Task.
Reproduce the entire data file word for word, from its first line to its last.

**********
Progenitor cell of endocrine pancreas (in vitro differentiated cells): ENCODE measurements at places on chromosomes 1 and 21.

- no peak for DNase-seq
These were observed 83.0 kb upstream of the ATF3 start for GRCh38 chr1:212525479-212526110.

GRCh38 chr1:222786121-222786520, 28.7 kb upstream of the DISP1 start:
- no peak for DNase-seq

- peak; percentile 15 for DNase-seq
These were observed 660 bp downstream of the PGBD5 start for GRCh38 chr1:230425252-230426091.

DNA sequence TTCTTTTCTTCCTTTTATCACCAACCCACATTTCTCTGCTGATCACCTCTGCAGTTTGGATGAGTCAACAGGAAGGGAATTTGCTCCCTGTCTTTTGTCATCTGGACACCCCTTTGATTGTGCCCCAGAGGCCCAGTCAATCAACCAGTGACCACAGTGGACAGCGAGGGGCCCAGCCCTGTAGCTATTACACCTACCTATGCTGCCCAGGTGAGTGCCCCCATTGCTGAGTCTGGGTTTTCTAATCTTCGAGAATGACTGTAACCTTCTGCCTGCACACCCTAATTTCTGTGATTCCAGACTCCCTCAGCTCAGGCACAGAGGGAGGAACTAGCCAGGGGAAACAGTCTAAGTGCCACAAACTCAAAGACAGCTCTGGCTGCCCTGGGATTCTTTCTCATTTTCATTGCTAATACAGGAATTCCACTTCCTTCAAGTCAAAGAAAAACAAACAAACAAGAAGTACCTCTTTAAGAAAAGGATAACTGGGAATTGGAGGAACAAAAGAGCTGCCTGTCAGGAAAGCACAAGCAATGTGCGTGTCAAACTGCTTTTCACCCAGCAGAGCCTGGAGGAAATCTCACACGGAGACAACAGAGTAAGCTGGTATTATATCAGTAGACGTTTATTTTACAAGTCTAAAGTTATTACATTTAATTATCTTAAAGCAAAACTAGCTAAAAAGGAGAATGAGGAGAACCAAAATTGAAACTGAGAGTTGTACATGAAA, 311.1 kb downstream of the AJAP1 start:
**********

Progenitor cell of endocrine pancreas (in vitro differentiated cells): ENCODE measurements at places on chromosomes 1 and 21.

- no peak for DNase-seq
These were observed 83.0 kb upstream of the ATF3 start for GRCh38 chr1:212525479-212526110.

GRCh38 chr1:222786121-222786520, 28.7 kb upstream of the DISP1 start:
- no peak for DNase-seq

- peak; percentile 15 for DNase-seq
These were observed 660 bp downstream of the PGBD5 start for GRCh38 chr1:230425252-230426091.

DNA sequence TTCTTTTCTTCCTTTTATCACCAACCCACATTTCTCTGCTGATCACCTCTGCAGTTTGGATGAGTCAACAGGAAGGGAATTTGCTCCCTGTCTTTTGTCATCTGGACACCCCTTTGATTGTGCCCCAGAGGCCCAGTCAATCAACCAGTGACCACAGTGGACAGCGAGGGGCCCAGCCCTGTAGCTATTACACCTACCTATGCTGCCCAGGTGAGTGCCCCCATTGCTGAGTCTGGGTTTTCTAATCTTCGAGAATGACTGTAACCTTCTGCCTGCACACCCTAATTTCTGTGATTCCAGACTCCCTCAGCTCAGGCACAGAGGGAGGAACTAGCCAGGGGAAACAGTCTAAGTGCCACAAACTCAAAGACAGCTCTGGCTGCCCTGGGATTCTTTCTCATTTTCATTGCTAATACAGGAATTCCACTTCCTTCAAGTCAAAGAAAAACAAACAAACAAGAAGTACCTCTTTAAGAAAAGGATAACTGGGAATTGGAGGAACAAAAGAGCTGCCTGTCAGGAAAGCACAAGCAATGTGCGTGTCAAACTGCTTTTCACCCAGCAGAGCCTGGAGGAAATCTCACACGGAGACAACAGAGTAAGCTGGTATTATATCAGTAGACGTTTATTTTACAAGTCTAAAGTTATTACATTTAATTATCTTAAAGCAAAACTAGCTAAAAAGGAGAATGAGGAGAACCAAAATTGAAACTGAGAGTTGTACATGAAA, 311.1 kb downstream of the AJAP1 start: